Chapter 76: Canine Retinal Detachment

Web Chapter 76

Canine Retinal Detachment


A retinal detachment (RD) is a separation of the neurosensory retina from the retinal pigment epithelium. In the normal eye the vitreous, retina, and lens are connected by various physical and chemical mechanisms. RDs may be caused by one of three main mechanisms: exudation (nonrhegmatogenous), retinal tears (rhegmatogenous), or traction pulling on the retina. Complicated RDs are those that involve more than one of these mechanisms (e.g., a retinal tear or hole that results from a vitreous traction band).

In small animals most RDs are exudative. The subretinal fluid usually is inflammatory but can be serous in diseases such as systemic hypertension (see Chapter 169). The subretinal fluid typically results from breakdown of the blood-ocular barrier in the retinal and choroidal vasculature. Because the choroidal vascular bed is much larger than the retinal vascular supply, a large amount of subretinal fluid usually indicates diffuse choroidal involvement, as seen in diseases such as chorioretinitis, systemic hypertension, or hyperviscosity. Initially areas of chorioretinitis appear as variably sized focal or multifocal areas of retinal elevation with indistinct borders. These active areas of chorioretinitis alter the course of the overlying retinal blood vessels and obscure or blur the ophthalmoscopic view of the underlying retinal pigment epithelium or tapetum as shown in Web Figure 76-1.

Rhegmatogenous RD is associated with the formation of one or more retinal tears or holes. This type of RD is less common than exudative RD in small animals and occurs more frequently in dogs than in cats. The pathogenesis of rhegmatogenous RD involves the presence of an abnormal retina (i.e., thinned as a result of degeneration, age, or other diseases) that is predisposed to formation of tears or holes, combined with an abnormal vitreous, as with vitreous syneresis (liquefaction), traction (from vitreal floaters or postinflammatory debris), or vitreous detachment. The vitreous gel is a homogeneous collagen fibril network with hyaluronic acid molecules filling the interfibrillar spaces. The vitreous is more firmly attached in three locations: the peripheral posterior lens capsule, the vitreous base that overlies the peripheral edge of the retina (the pars plana and ora ciliaris retinae), and the margin of the optic nerve. Since the vitreous hydrogel is attached to the lens and retina, perturbations of the vitreous (e.g., caused by inflammation or surgery) or of the lens can contribute to the development of rhegmatogenous RD by creating retinal traction, which can lead to tear or hole formation. Liquid from the vitreous then moves through the hole or tear into the subretinal space and exacerbates the RD.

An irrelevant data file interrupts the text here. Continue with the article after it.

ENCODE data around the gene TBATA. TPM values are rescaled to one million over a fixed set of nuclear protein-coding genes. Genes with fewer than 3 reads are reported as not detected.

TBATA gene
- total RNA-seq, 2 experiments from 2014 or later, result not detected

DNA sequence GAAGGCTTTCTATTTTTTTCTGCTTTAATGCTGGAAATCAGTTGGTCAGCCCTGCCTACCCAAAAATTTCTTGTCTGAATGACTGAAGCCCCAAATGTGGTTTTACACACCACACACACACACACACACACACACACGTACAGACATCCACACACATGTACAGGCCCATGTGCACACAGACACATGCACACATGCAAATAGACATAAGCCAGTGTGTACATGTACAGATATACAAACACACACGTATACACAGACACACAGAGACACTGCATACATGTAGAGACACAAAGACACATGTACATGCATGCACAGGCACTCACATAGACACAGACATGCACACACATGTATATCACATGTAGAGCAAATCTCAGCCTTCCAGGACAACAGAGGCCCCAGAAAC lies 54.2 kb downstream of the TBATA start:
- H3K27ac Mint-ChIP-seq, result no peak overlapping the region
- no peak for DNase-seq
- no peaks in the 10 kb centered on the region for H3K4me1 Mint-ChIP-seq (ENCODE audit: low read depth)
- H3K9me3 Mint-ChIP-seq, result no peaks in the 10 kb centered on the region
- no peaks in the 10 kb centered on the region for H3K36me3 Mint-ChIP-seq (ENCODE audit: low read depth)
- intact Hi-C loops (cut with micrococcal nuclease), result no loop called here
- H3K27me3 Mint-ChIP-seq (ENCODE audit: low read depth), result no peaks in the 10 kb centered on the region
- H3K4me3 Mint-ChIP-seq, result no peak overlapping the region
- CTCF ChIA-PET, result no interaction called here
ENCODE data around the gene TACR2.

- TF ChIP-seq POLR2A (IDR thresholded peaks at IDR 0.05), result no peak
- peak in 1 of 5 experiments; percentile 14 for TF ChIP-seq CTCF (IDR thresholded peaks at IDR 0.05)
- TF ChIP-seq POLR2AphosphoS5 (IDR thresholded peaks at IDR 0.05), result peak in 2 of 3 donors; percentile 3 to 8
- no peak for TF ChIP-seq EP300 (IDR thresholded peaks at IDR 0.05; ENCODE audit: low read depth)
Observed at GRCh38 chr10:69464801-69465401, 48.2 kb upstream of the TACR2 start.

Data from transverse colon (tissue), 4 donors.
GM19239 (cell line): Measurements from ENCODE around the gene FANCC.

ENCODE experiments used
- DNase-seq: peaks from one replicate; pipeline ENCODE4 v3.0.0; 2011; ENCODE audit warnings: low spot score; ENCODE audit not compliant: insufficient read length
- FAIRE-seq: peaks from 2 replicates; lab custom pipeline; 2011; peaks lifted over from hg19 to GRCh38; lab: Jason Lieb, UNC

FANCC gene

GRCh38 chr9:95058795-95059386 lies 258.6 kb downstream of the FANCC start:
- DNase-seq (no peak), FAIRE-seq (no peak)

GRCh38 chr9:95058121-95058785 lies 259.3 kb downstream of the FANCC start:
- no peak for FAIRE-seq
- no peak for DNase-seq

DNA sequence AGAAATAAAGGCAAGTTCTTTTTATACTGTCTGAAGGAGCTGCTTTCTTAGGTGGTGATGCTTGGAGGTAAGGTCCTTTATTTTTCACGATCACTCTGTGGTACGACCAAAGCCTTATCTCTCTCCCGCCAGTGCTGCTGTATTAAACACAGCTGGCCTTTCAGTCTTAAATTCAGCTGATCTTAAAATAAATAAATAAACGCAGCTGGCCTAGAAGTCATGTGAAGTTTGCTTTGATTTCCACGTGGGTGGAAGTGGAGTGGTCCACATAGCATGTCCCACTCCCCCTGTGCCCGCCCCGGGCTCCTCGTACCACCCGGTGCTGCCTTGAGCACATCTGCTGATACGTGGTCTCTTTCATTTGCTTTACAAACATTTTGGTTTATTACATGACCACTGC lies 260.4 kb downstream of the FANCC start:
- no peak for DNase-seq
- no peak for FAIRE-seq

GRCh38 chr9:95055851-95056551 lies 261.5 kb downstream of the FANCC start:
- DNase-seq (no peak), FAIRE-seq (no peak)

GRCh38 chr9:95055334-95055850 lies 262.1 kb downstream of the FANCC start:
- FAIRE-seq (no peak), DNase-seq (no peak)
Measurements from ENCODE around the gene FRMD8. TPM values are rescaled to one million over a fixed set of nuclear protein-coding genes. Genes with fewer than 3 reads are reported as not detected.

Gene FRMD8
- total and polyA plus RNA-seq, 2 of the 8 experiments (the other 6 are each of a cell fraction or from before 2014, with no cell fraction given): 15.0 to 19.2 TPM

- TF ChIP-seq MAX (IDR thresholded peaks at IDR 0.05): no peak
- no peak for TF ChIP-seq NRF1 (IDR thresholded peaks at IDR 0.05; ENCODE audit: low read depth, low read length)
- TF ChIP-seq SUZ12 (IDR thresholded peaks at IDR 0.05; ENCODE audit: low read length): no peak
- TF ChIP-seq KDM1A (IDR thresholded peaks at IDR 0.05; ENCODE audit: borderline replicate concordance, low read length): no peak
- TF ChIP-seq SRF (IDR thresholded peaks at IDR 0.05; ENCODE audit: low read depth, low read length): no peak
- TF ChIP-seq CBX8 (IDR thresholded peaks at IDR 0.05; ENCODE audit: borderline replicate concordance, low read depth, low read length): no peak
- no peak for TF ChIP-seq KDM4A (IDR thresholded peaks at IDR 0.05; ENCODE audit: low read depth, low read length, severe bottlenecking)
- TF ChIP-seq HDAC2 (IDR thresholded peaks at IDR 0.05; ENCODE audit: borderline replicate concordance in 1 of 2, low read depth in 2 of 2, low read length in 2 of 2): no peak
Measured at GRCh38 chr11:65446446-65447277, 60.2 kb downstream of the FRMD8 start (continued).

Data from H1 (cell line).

Despite the multiple causes of RD, the following three features assist in differentiating or prioritizing the likely causes: (1) the type of RD (exudative, traction, or rhegmatogenous), (2) the nature of any subretinal fluid, and (3) whether the detachments are unilateral or bilateral. Although bilateral RD is strongly suggestive of systemic disease or congenital ocular disease, unilateral detachment does not rule out these causes. Serous subretinal fluid with or without hemorrhage is more common with hypertension, hyperviscosity syndromes, and rickettsial disease. When subretinal fluid is opaque from a marked cellular infiltrate, causes of exudative disease such as lymphosarcoma, idiopathic inflammatory uveodermatologic syndrome, and fungal infections should be considered more likely.